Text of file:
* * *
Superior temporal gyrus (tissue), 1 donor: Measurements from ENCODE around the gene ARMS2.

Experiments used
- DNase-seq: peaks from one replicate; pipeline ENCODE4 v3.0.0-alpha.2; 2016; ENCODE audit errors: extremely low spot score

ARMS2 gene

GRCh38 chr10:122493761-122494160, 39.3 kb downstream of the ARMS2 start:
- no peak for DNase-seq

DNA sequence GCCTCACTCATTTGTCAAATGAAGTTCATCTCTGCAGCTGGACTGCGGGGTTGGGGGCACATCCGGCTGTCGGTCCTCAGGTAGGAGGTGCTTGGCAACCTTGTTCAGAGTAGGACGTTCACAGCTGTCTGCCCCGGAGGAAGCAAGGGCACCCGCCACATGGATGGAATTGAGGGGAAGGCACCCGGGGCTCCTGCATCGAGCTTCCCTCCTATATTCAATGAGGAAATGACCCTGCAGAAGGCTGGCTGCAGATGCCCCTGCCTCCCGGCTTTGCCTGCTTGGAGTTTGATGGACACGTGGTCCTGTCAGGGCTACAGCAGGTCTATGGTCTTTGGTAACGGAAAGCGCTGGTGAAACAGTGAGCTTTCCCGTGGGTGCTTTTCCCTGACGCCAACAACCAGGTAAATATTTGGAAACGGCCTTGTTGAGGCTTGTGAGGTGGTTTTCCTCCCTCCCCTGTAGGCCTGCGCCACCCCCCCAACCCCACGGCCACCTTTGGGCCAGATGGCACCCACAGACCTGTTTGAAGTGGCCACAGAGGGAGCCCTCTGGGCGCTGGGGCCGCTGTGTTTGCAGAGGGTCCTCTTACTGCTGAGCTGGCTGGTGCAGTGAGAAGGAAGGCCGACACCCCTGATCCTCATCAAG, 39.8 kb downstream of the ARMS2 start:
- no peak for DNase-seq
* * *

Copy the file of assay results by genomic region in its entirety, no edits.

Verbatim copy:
Superior temporal gyrus (tissue), 1 donor: Measurements from ENCODE around the gene ARMS2.

Experiments used
- DNase-seq: peaks from one replicate; pipeline ENCODE4 v3.0.0-alpha.2; 2016; ENCODE audit errors: extremely low spot score

ARMS2 gene

GRCh38 chr10:122493761-122494160, 39.3 kb downstream of the ARMS2 start:
- no peak for DNase-seq

DNA sequence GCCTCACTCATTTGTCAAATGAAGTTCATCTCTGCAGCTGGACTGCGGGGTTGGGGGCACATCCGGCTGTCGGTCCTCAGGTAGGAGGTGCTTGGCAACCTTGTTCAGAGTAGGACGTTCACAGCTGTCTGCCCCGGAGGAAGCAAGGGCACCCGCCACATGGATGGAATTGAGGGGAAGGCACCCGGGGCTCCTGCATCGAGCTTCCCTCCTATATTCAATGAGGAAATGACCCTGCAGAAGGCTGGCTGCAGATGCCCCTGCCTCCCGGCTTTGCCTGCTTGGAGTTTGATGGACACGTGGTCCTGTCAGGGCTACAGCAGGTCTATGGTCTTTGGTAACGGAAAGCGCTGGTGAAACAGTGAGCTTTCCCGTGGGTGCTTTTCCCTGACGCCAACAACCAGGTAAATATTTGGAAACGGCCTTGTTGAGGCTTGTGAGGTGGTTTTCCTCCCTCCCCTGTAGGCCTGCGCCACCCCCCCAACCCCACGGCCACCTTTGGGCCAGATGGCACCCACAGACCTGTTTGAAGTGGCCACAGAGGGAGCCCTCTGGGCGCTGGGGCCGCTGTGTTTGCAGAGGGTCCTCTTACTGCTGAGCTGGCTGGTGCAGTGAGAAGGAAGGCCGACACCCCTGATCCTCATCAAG, 39.8 kb downstream of the ARMS2 start:
- no peak for DNase-seq